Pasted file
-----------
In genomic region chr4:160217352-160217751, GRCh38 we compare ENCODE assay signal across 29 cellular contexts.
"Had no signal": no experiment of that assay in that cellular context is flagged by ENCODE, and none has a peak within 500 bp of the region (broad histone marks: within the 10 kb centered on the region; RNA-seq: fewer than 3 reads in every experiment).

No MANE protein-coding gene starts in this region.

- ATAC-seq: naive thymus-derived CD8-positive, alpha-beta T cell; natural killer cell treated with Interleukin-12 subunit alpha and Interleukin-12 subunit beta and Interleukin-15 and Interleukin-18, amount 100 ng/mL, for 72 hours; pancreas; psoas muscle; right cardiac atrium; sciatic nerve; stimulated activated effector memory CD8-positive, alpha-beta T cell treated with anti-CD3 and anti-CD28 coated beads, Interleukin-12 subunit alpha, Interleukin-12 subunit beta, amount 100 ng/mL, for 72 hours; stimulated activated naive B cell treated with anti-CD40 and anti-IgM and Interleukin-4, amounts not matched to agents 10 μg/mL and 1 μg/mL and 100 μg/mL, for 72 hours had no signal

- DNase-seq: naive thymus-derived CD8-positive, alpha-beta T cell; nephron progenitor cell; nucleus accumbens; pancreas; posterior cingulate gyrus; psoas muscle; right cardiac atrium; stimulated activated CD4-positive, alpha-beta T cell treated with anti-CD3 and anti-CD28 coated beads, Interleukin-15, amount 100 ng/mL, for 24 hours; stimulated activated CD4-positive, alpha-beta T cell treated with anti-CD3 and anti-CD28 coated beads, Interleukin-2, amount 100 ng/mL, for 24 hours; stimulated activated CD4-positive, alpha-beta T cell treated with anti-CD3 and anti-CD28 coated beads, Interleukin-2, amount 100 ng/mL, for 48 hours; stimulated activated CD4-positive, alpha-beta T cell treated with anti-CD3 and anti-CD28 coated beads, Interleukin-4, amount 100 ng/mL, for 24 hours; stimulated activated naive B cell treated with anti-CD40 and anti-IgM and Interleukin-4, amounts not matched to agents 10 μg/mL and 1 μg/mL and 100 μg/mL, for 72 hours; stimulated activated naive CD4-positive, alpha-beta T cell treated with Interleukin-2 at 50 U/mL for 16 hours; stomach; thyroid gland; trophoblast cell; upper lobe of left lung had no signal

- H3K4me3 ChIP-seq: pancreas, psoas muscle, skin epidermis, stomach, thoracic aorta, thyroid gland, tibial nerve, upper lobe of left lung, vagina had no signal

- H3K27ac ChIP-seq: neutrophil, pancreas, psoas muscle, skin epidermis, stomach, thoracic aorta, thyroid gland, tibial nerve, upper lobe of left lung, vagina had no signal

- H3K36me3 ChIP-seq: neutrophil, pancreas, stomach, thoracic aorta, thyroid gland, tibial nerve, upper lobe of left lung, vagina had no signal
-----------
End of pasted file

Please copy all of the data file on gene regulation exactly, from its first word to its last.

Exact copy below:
In genomic region chr4:160217352-160217751, GRCh38 we compare ENCODE assay signal across 29 cellular contexts.
"Had no signal": no experiment of that assay in that cellular context is flagged by ENCODE, and none has a peak within 500 bp of the region (broad histone marks: within the 10 kb centered on the region; RNA-seq: fewer than 3 reads in every experiment).

No MANE protein-coding gene starts in this region.

- ATAC-seq: naive thymus-derived CD8-positive, alpha-beta T cell; natural killer cell treated with Interleukin-12 subunit alpha and Interleukin-12 subunit beta and Interleukin-15 and Interleukin-18, amount 100 ng/mL, for 72 hours; pancreas; psoas muscle; right cardiac atrium; sciatic nerve; stimulated activated effector memory CD8-positive, alpha-beta T cell treated with anti-CD3 and anti-CD28 coated beads, Interleukin-12 subunit alpha, Interleukin-12 subunit beta, amount 100 ng/mL, for 72 hours; stimulated activated naive B cell treated with anti-CD40 and anti-IgM and Interleukin-4, amounts not matched to agents 10 μg/mL and 1 μg/mL and 100 μg/mL, for 72 hours had no signal

- DNase-seq: naive thymus-derived CD8-positive, alpha-beta T cell; nephron progenitor cell; nucleus accumbens; pancreas; posterior cingulate gyrus; psoas muscle; right cardiac atrium; stimulated activated CD4-positive, alpha-beta T cell treated with anti-CD3 and anti-CD28 coated beads, Interleukin-15, amount 100 ng/mL, for 24 hours; stimulated activated CD4-positive, alpha-beta T cell treated with anti-CD3 and anti-CD28 coated beads, Interleukin-2, amount 100 ng/mL, for 24 hours; stimulated activated CD4-positive, alpha-beta T cell treated with anti-CD3 and anti-CD28 coated beads, Interleukin-2, amount 100 ng/mL, for 48 hours; stimulated activated CD4-positive, alpha-beta T cell treated with anti-CD3 and anti-CD28 coated beads, Interleukin-4, amount 100 ng/mL, for 24 hours; stimulated activated naive B cell treated with anti-CD40 and anti-IgM and Interleukin-4, amounts not matched to agents 10 μg/mL and 1 μg/mL and 100 μg/mL, for 72 hours; stimulated activated naive CD4-positive, alpha-beta T cell treated with Interleukin-2 at 50 U/mL for 16 hours; stomach; thyroid gland; trophoblast cell; upper lobe of left lung had no signal

- H3K4me3 ChIP-seq: pancreas, psoas muscle, skin epidermis, stomach, thoracic aorta, thyroid gland, tibial nerve, upper lobe of left lung, vagina had no signal

- H3K27ac ChIP-seq: neutrophil, pancreas, psoas muscle, skin epidermis, stomach, thoracic aorta, thyroid gland, tibial nerve, upper lobe of left lung, vagina had no signal

- H3K36me3 ChIP-seq: neutrophil, pancreas, stomach, thoracic aorta, thyroid gland, tibial nerve, upper lobe of left lung, vagina had no signal